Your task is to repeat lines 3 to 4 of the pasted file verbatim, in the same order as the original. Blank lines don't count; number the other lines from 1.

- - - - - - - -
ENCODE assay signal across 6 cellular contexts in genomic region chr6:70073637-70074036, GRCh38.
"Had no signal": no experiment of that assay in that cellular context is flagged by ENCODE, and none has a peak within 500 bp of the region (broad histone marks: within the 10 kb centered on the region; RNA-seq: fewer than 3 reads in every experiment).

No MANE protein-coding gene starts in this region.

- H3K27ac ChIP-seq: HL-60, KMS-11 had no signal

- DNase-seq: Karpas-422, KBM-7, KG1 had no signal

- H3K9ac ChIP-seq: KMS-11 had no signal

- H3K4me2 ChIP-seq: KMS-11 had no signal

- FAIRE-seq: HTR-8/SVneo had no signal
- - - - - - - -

No MANE protein-coding gene starts in this region.

- H3K27ac ChIP-seq: HL-60, KMS-11 had no signal